Published: March 1, 2023

From Hearing Aid to Auditory Brainstem Implant

With over 700 million people worldwide anticipated to have a hearing-related disorder by 2050, there are many solutions for hearing rehabilitation to consider.

Luis Lassaletta, MD, Javier Gavilán, MD, Mario Zernotti, MD, 
and Erika Celis-Aguilar, MDBltn Mar23 1025x447

Hearing loss affects 5% of the world population, according to the World Health Organization (WHO). This means that over 430 million people need an accurate diagnosis and hearing rehabilitation. By 2050 over 700 million people could develop a hearing-related disorder. These facts urge us to rereview and offer new and exciting options available for hearing rehabilitation.

Hearing AidsHearing Aids

In a patient with sensorineural hearing loss (SNHL), the first option should always be a hearing aid. Hearing aids have advanced quickly to meet the requirements of the modern era and have developed technology such as Bluetooth and more amicable receptors that facilitate and make more appealing their use. The different hearing aids available are behind the ear (BTE), receiver in canal (RIC), in the ear (ITE) intracanal, and the contralateral routing of signal (CROS) system. The BTE is a more potent device but with less suitable cosmetic appearance, and the RIC system is of silicone material with no occlusion effect for mild-to-moderate SNHL. ITE is a personalized hearing aid, customized from the pinna and external ear canal of the patient.

Note: In the United States, the sale of over-the-counter (OTC) hearing aids became effective in October 2022, with OTC hearing aids now available in traditional retail and drug stores. An FAQ for patients related to OTC hearing aids in the U.S. is available on

Cochlear Implant

Cochlear Implants

Cochlear implants (CI) are hearing devices that are surgically implanted; these are indicated when a patient has a bilateral severe-to-profound sensorineural hearing loss and no longer benefits from a hearing aid. The CI has two components, one external and another internal. The external component has a microphone and speech processor that converts the sound to a digital signal, which is transmitted transcutaneously to the internal component: the receiver-stimulator. Finally, the signal arrives to the electrode that directly stimulates the cochlea, which in turn gives the sensation of hearing.

It is important to point out that bilateral CIs should always be the goal in the case of congenital SNHL. Bilateral CIs in postlocutive adults are controversial but possible in certain cases.

There are many new indications for CI such as single-sided deafness, which has been recently approved by the Food and Drug Administration (FDA). This topic is still subject to controversy. On the other hand, asymmetric hearing loss is based on the cochlear implantation of the worst ear and the indication of a hearing aid in the best ear. This is a very interesting approach since you can combine two different forms of hearing rehabilitation and obtain, in this way, the best hearing rehabilitation possible.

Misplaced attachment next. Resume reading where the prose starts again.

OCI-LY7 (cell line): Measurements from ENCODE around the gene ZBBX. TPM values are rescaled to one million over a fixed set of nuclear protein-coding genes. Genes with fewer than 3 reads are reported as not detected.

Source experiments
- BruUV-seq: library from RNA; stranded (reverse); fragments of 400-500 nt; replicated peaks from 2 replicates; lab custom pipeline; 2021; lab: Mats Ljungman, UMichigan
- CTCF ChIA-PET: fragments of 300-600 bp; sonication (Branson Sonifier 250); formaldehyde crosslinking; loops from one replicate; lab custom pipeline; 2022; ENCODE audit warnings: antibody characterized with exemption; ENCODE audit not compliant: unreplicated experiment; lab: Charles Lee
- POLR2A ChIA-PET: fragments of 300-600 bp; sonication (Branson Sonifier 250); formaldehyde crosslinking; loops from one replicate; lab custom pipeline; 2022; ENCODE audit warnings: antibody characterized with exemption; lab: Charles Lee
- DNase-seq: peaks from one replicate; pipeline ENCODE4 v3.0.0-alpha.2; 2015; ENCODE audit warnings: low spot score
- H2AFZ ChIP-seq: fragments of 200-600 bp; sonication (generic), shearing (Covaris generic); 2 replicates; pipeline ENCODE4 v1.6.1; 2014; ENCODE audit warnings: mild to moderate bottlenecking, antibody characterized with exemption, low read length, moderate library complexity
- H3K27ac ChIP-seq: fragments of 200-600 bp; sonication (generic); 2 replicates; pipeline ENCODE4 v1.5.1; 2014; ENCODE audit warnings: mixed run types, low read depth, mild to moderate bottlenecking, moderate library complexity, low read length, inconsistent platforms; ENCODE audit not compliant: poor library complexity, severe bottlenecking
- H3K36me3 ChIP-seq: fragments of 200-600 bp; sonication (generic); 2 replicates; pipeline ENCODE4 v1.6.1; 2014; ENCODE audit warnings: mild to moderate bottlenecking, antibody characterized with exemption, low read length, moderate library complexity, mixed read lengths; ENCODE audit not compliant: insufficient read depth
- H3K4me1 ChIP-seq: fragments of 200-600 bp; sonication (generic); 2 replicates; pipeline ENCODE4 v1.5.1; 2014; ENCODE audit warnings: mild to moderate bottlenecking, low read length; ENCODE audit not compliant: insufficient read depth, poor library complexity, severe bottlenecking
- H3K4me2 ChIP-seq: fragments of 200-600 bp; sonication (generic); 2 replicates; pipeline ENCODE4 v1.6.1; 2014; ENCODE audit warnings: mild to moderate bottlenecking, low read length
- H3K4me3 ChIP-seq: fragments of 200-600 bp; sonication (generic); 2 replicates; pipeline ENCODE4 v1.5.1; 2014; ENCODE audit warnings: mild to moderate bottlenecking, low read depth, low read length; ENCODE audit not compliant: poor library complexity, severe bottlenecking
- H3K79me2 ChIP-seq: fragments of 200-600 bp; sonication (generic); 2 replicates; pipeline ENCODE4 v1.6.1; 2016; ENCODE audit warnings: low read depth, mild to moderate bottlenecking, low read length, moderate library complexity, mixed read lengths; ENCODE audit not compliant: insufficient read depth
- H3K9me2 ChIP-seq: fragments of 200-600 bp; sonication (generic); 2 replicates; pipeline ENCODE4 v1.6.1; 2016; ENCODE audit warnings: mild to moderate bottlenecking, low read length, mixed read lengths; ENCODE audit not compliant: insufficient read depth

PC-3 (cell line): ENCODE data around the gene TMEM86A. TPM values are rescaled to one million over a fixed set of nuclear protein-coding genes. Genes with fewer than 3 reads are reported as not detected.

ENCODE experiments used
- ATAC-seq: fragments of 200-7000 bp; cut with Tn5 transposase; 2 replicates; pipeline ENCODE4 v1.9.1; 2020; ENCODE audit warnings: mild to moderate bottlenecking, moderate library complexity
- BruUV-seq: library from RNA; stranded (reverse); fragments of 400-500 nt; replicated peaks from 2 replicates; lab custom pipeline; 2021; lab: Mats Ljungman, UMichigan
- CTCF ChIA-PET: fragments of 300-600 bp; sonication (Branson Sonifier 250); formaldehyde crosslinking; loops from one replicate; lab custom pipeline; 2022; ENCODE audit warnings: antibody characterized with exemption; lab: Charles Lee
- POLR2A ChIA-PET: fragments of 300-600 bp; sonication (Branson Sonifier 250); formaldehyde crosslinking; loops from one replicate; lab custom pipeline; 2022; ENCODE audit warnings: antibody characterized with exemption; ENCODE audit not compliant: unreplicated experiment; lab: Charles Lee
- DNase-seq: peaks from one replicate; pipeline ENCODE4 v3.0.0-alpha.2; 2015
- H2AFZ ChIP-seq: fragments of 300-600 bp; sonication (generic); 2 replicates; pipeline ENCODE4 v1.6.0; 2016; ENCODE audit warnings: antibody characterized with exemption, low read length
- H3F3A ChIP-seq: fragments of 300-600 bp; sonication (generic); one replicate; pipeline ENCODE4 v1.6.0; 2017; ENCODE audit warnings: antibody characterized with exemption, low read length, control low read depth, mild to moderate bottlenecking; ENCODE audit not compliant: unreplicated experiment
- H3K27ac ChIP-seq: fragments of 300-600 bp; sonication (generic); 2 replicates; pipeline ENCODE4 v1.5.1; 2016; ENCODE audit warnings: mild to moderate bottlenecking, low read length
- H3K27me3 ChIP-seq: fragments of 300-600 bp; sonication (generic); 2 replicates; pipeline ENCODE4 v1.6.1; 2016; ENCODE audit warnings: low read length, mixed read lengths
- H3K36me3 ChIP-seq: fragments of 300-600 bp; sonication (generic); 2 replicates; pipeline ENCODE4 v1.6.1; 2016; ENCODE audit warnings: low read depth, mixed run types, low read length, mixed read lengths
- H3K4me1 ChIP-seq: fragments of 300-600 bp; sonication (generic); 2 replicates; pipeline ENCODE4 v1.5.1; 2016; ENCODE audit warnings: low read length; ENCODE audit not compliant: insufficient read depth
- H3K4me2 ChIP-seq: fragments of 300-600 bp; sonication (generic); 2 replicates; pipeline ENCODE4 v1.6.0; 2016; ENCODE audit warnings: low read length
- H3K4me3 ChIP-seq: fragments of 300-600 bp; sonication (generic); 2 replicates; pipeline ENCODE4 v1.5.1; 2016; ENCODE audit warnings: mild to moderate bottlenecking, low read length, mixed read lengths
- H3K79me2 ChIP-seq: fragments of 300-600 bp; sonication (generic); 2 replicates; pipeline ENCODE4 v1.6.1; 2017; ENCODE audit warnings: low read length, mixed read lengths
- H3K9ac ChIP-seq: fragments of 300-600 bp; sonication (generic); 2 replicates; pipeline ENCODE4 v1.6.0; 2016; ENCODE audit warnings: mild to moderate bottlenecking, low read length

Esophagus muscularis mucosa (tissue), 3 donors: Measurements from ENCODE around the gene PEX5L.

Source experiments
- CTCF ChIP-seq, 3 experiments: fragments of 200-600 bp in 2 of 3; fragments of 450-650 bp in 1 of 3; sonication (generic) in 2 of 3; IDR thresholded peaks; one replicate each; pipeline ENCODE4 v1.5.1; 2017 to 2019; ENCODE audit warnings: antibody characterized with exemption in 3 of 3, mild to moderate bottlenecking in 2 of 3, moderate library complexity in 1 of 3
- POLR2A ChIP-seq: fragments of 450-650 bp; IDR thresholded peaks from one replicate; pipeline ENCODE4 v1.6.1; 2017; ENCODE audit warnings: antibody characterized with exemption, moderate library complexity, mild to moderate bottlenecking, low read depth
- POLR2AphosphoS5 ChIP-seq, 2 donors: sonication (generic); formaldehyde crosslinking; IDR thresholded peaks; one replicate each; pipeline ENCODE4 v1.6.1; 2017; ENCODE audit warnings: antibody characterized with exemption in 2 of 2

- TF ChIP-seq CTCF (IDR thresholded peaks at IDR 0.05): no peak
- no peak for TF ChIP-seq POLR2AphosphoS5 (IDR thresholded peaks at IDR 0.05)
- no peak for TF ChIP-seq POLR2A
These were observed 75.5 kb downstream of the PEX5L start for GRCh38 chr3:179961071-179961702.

Furthermore, there is also electroacoustic stimulation. This is indicated in patients with preserved hearing in the low frequencies but severe-to-profound sensorineural hearing loss in the high frequencies. In these patients, the CI could stimulate the high frequencies and the hearing aid stimulates the low frequencies. The most important step in the CI surgical approach should be the atraumatic technique that allows the electrode to be inserted without damage to the residual hearing. This is another example of the combination of different hearing rehabilitation resources available today.

There are other novel indications for CI such as vestibular schwannoma, which has been described previously, as long as cochlear nerve fibers are preserved during surgery. This indication is also valid in observation therapy or radiation treatment.

A malformed inner ear is no longer a contraindication for CI. After a careful review of the case, the surgeon can plan the cochlear implantation with the different types of electrodes that are available today, like the compressed type. Meningitis and cochlear ossification are the only urgent indications for CI, due to the ossification that can compromised the insertion of the electrodes.

Bone Conduction Devices

Bone conduction devices are anchored to cranial bone and can transmit the sound directly to the cochlea, bypassing the external and middle ear. The main indications for these devices are conductive or mixed hearing loss; unfortunately, the bone threshold limitation described is 45-65 dB. Also, patients not able to tolerate a hearing aid for medical reasons can find in these devices a solution for their hearing loss.

BonebridgeThere are two main types of bone conduction devices available today: the percutaneous and the transcutaneous. The percutaneous device has the external component positioned in all the layers of the skin while osseointegration of the implant occurs in the temporal bone. Examples of percutaneous are Baha Connect and Ponto. The transcutaneous, instead, preserves an intact skin and transmits the signal through two magnets, one in each side. Examples of transcutaneous are Baha Attract, Osia 2, and Bonebridge. Results with both devices are expected to close a 30 dB gap. Nonetheless, this is dependent on the previous bone threshold of the patient.

Also, there are new nonsurgical bone conduction devices that could also benefit our patients—the future of bone conduction devices is evolving.

Middle Ear Implants

Middle ear implants are medical devices that transform and amplify the sound energy to a vibration stimulation. This energy is applied directly to the ossicles or to the round window.